Last year, the NJ Keep It Green Coalition -- which comprises more than 175 organizations committed to land conservation, urban parks, agriculture, and historic preservation -- commissioned a poll of 600 voters. It found that 75 percent would support dedicating $200 million a year for 30 years to open space, farmland, and historic preservation. Further, 89 percent of participants believe it is important to protect coastal and inland areas from flooding.

Similarly, a recent Monmouth University/Asbury Park Press poll found that 80 percent of New Jersey residents support using state tax dollars to restore existing wetlands and bays to better absorb storm surges and flooding.

Funding for state land preservation and flood mitigation also has positive economic impacts. Research indicates that every dollar invested in preserving state lands returns ten dollars in economic value.

Public officials and policymakers have a window of opportunity in the coming weeks to take action to create a sustainable funding source for open space preservation, flood protection, farmland preservation, stewardship, and historic preservation. If they don't, funding for these programs will cease to exist.

That would be a shame.

Hundreds of thousands of acres are in need of protection to safeguard our drinking water and sensitive natural areas. There's a pressing need to invest in land preservation along our coast, as well as inland areas prone to flooding, in order to mitigate damage from more frequent and intense storms. Some 350,000 acres of New Jersey farmland are in need of preservation to maintain a viable agricultural industry in the state. And irreplaceable landmarks and historic sites are in need immediate need of restoration and are currently without long-term protection.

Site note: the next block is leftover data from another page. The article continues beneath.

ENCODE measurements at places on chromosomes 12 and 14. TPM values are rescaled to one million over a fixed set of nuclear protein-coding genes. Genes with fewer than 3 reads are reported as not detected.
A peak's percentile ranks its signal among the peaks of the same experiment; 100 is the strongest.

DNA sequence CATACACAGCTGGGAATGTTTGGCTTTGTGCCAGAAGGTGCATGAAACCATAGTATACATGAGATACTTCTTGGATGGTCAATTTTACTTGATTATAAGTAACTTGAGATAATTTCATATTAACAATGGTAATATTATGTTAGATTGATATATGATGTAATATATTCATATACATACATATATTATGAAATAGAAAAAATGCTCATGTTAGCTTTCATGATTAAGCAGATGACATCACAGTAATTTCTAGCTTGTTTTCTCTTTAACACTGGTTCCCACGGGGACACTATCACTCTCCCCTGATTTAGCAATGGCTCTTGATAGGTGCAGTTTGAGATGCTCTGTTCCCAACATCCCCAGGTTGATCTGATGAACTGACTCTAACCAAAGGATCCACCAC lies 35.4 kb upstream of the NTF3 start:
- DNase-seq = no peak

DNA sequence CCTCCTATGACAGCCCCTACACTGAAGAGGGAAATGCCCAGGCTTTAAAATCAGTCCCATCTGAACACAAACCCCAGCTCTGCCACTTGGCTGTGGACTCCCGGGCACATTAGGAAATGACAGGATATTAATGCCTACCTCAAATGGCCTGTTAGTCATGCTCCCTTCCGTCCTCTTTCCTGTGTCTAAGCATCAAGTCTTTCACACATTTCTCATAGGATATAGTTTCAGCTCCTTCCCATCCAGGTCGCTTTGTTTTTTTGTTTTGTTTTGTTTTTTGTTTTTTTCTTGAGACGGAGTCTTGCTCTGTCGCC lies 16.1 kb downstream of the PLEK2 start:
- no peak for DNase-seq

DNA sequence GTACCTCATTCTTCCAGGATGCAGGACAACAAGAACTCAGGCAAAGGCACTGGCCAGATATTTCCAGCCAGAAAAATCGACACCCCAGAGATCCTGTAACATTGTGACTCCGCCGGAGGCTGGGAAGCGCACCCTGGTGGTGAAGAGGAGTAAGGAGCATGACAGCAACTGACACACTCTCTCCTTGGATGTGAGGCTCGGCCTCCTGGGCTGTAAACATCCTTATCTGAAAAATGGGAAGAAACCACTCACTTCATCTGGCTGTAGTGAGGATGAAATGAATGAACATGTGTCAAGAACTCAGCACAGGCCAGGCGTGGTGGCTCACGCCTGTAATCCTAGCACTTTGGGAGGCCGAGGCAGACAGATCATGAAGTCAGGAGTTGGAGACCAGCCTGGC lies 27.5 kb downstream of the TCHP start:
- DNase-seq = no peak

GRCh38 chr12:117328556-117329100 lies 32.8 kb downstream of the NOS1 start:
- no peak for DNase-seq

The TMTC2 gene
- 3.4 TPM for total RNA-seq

There are many possible mechanisms for creating a sustainable source of funding But any solution must include all of the tools in toolkit.

Green Acres, Blue Acres, Farmland Preservation, and Historic Preservation must all be funded together, as they have been historically. This will create the most bang for the buck for New Jersey residents and ensure that funds are available for varied preservation efforts in communities throughout the state.

Second, a long-term funding source is needed: short-term funding mechanisms are not sufficient to meet the scale of the need, particularly in the wake of Hurricane Sandy.

The NJ Keep It Green Coalition supports a 20-year, $200 million per year source of funding, which is less than one percent of the overall state budget and consistent with the amount the state has allocated annually for these programs. The coalition is calling on the governor and legislative leaders to develop a bipartisan, sustainable funding initiative so New Jersey can leverage federal dollars and rebuild from Hurricane Sandy. Doing so would also prevent damage from future storms and continue New Jersey's legacy of preservation and stewardship in every region of the state.

Lucy Vandenberg is the executive director of PlanSmart NJ, a statewide nonprofit research and advocacy organization that advances the quality of community life through sound land use planning and regional cooperation. She can be reached at lvandenberg@plansmartnj.org